I’ll be commenting on van Bentham’s paper “Dynamic Logic for Belief Change” and the usual crowd of blogging epistemologists promises to be in attendence. See you there…

Ofsted: Can’t get no…(no no no)

John Clare reports in the Telegraph on a bizarre report from Ofsted (a body that regulates standards in UK schools.)

What exactly does Ofsted mean by “satisfactory”: good enough or not good enough?
Bizarrely, it could be either – or even both. Take, for example, this Alice in Wonderland sentence from Ofsted’s recent report on Toynbee School in Eastleigh, Hants: “There is too much satisfactory teaching, which has resulted in students making satisfactory progress overall.” The curriculum, the report adds, is “satisfactory” as are achievement and standards and leadership and management; the school also offers “satisfactory” value for money. In which sense (if any), though, it is impossible to tell.

Even though this reads like hilarious nonsense, it’s easy to see what’s going on. Ofsted will have some kind of scale that goes something like “fantastic, good, satisfactory, unacceptable”. The school gets lots of “satisfactory”s and the writer thinks that it should be doing better.

This is one place where some kind of local holism story about the meaning of Ofsted’s use of “satisfactory” seems to make a lot of sense. “Satisfactory” here gets its meaning in part from its place in the scale. If the scale was two valued, “satisfactory, unsatisfactory” then calling teaching “satisfactory” would say something different. Similarly if the scale was “super fantasic, fantastic, very good, good, fairly good, satisfactory, poor.”

I’m inclined to think the “real” (everyday, non-Ofsted) meaning of “satisfactory” does play some role in constraining where the word can appear in the scale though. A scale that reads “good, satisfactory” is not a scale in which “satisfactory” is a terrible grade, it’s just a dodgy grading scale.

Upgrade in Progress

I’m about to upgrade to Movable Type 3.2 in an attempt to control the massive amount of spam I’m receiving at the moment. Everything might be about to go to hell…here goes…

Update: Well, everything seems to be going ok so far. I got my ip address banned from my own weblog (so that I couldn’t visit the page) because I logged in with a bad password, but that’s sorted out. The problem now seems to be that when I visit what was the front page of my blog I get a page saying “please log in to movable type”. That’s not what I want you guys to see…but at least something is happening.

Update: OK, negotiations with Multiblog completed. Everything seems to be running smoothly enough. Easier than I thought.


Very exciting mail this morning! Just received a (gratis) copy of John P. Burgess’ new book Philosophical Logic. Among other things it’s nice to have a good copy of a Burgess-written text on tense logic (or, as he calls it “Temporal Logic”) – my copy of his article “Basic Tense Logic” is the first chapter of my “course pack” of photocopies from his Heresies in Logic course at Princeton and all the pages are now loose and apt to disappear. Anyway, I haven’t read the book yet, but I’m confident it’s going to be a very strong candidate for the textbook when I teach philosophical logic next. Also it’s like $20 $14 in hardcover! I’m guessing there’ll be no better bargain this year.

My old grad school friend Antony Eagle also has a new book out, an edited collection of readings in the Philosophy of Probability. No doubt that would also make a good course book.

Lecture Stunts

I love hearing about tricks and stunts that people have used as part of their teaching strategy in lectures. I have just been reading Williamson’s description of his technique for setting up real life Gettier cases:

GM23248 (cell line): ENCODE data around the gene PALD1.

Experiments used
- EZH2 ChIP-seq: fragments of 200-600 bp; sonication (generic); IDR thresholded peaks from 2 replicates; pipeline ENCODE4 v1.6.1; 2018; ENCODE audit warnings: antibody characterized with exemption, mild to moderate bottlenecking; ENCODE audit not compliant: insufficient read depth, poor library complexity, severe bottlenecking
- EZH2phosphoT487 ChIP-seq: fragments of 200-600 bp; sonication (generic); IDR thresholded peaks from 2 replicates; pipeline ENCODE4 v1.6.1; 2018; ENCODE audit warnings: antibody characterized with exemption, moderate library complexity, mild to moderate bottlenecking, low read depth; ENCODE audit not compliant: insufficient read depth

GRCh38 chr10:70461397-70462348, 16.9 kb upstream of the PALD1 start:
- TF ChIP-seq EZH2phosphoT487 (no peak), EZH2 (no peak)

To make the point vivid, I have occasionally created Gettier cases for lecture audiences. For example, I have begun a lecture by apologizing for not giving a power-point presentation; I explained that the only time I gave a power-point presentation it was a complete disaster. Since my listeners had no reason to distrust me on a claim so much to my discredit, they acquired through my testimony the justified belief that the only time I gave a power-point presentation it was a complete disaster. They competently deduced that I had never given a successful power-point presentation. Thus they acquired the justified belief that I had never given a successful power-point presentation. That belief was true, but the reason was that I had never given a power-point presentation at all (and still do not intend to.) My assertion that the only time I had given a power-point presentation it was a complete disaster was a bare-faced lie….Someone commented “you can’t believe the first thing he says.” (192, The Philosophy of Philosophy, 2008)
(I like the story, but I also like the subversive insertion of a hyphen into “powerpoint.”)

My friend Nate Williams told me a story about a professor who taught intro ethics at Chapel HIll. Upon the first occasion in the semester a student relativised an ethical claim to a person, as in “Eating meat is wrong for you but it isn’t wrong for me” he would have them removed from the lecture hall by a couple of grad students in white coats. When the student (invariably) protested that this was wrong, the professor would reply, “well it might be wrong for you…”

The same friend also gave me an idea for a trick I use when teaching personal identity. After some discussion of the soul, I ask the students whether they think they have souls, and if so, whether they are the kind of thing that can be sold to another person. After getting their views, I hand out contracts beginning “I hereby agree to sell my soul to Gillian Russell for the price of one candy bar…” The contract states that if they have no soul, or if its ownership is not transferable to me, then get to keep the candy bar and the contract is complete. Then I lay out enough candy for the entire class on the front desk and wait … I have seven so far. All reasonable offers will be considered.